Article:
Saturday, January 17, 2009

'This is a war of extermination'

Israel strikes Gaza ahead of unilateral ceasefire vote
AFP: At least 1,205 Palestinians, including 410 children, have been killed since the start of Israel's deadliest-ever assault on the territory on December 27, according to Gaza medics, who said another 5,300 people have been wounded. Those slain in the war also include 108 women, 113 elderly people, 14 paramedics, and four journalists... 

Hamas remained defiant: 'This unilateral ceasefire does not foresee a withdrawal' by the Israeli army... As long as it remains in Gaza, resistance and confrontation will continue.' Egyptian President Hosni Mubarak, who had been trying to broker a bilateral truce between Hamas and Israel, also said troops must leave Gaza immediately.

LA Times: Dr. Iss el-Deen Aboul Aish, who gave frequent interviews to the Israel media, was minutes away from giving another when he called Shlomi Eldar, screaming and weeping with grief... 'O God, oh my God, my daughters have been killed. They've killed my children... Could somebody please come to us?' ... Aboul Aish was a single father. His wife had died of cancer. He made his daughters sleep close to the walls of their home in hopes that would keep them safe if airstrikes or artillery collapsed the ceiling.

'I don't know how this man will stand on his feet again after this tragedy,' Dr. Liat Lerner-Geya, an Israeli who worked with Aboul Aish, told the Hebrew-language news website Ynet. 'He would come to Israel and sleep at friends' houses for three nights. Even though he had all the necessary permits, they always gave him trouble at the crossings. But he believed there should be coexistence and practiced this in his work.' 

After the newscast, Eldar met with reporters. He said the doctor told him that evening 'that since his wife's passing, the girls had been his entire life. He said his eldest daughter wanted to study at Haifa University. Just today another one of his daughters told him that evening that she had gotten her period. "In the middle of war you get your period. You are a woman now."' She and her sisters are dead.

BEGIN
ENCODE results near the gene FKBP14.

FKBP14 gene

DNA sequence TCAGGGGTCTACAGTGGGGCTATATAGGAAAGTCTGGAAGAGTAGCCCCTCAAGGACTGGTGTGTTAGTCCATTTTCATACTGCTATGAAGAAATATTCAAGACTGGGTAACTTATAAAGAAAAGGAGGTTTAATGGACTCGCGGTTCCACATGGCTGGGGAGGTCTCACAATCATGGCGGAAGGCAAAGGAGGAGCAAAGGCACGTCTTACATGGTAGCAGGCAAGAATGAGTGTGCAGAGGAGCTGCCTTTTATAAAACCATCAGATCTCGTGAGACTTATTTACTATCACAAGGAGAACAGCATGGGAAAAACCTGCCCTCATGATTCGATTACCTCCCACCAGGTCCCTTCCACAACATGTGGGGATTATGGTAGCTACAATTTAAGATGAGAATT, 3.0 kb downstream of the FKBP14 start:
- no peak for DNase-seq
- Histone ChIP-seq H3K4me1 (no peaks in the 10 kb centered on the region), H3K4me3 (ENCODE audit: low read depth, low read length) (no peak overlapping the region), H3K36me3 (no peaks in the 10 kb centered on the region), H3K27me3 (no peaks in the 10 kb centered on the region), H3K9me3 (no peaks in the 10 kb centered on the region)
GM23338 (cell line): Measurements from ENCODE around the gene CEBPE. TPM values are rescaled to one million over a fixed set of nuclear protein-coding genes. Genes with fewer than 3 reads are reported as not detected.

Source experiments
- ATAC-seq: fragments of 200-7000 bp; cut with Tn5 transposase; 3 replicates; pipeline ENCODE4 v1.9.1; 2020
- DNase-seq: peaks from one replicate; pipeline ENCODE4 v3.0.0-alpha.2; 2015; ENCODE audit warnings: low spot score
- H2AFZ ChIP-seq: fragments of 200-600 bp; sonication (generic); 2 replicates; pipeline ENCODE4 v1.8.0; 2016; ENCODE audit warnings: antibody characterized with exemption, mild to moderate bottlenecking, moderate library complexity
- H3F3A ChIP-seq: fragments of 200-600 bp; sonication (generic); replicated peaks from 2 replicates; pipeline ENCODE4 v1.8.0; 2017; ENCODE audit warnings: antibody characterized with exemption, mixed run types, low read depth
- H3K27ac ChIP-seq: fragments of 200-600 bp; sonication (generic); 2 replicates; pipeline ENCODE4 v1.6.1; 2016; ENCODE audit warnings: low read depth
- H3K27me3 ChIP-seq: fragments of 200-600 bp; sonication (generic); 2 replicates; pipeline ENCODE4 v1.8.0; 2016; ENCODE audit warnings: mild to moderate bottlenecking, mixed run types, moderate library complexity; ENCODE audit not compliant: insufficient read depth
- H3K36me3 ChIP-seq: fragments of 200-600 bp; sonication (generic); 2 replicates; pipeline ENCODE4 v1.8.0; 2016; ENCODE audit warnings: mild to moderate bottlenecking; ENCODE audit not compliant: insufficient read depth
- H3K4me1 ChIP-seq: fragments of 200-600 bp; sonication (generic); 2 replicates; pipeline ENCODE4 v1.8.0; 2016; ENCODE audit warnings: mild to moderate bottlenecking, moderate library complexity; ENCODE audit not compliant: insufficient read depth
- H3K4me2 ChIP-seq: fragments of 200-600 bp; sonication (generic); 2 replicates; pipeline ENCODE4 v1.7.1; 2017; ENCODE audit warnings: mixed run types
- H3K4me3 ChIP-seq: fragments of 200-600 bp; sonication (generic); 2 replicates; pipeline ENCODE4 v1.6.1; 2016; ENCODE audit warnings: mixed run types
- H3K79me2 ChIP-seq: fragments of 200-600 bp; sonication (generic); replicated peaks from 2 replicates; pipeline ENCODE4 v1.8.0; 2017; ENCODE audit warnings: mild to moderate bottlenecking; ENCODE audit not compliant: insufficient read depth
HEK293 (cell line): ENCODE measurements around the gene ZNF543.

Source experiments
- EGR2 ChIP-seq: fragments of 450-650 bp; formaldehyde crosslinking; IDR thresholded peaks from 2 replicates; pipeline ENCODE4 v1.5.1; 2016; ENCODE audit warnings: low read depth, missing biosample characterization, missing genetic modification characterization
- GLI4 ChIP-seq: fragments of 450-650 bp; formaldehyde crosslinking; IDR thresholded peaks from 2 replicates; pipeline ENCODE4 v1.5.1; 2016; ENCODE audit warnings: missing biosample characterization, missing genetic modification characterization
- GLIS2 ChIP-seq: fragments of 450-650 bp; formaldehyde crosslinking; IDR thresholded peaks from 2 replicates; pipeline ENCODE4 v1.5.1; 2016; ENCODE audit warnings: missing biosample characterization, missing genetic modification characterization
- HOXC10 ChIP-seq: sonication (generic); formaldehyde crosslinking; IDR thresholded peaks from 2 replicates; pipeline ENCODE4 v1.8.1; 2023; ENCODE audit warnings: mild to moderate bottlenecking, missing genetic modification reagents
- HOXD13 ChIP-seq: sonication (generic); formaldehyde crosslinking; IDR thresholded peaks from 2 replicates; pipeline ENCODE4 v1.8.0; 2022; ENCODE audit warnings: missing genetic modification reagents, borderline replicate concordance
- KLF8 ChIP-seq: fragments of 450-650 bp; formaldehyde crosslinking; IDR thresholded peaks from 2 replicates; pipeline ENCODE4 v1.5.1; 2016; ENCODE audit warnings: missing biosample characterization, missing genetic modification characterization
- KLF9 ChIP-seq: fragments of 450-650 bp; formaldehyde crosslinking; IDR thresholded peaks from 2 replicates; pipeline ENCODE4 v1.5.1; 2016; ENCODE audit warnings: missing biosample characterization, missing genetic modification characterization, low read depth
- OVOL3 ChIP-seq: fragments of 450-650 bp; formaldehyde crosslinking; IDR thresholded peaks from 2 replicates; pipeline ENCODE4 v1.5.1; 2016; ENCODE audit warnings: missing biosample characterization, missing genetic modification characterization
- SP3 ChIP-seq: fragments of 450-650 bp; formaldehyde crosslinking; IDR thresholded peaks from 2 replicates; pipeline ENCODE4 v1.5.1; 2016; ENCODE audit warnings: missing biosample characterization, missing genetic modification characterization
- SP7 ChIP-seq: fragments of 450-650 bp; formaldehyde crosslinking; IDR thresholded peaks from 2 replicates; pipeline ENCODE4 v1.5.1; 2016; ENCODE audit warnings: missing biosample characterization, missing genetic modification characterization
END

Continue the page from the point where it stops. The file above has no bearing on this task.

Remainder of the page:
The news spread across Israel's websites; the video of the doctor's broadcast quickly made it to YouTube. 'They were girls, only girls. I want to know why they have killed them. Who gave the order to fire?'


Ahdaf Soueif, The Guardian: Everyone says something new is going on here; something different... They describe bombs which break into 16 parts, each part splintering into 116 fragments, the white phosphorus which water cannot put out; which seems to die and then flares up again... 

The doctors speak of a disproportionate number of head injuries -- specifically of shrapnel lodged in the brain. They also speak of the extensive burns of white phosphorus. These injuries are, as they put it, 'incompatible with life.' They are receiving large numbers of amputees... Damage done to the bone by explosive bullets is so extensive that the only way the doctors in Gaza can save lives is by amputating.

One of the nurses said to me that the nurses and paramedics were horrified by what they were seeing. 'We deal with cases all the time,' she said. 'But what we're seeing these days we've never seen before or imagined.' ... 'Look!' On a rubble-strewn street lay the body of a roasted and charred child. Two bones were sticking out where her thighs had been. 'The dogs ate her legs.'
Image source here.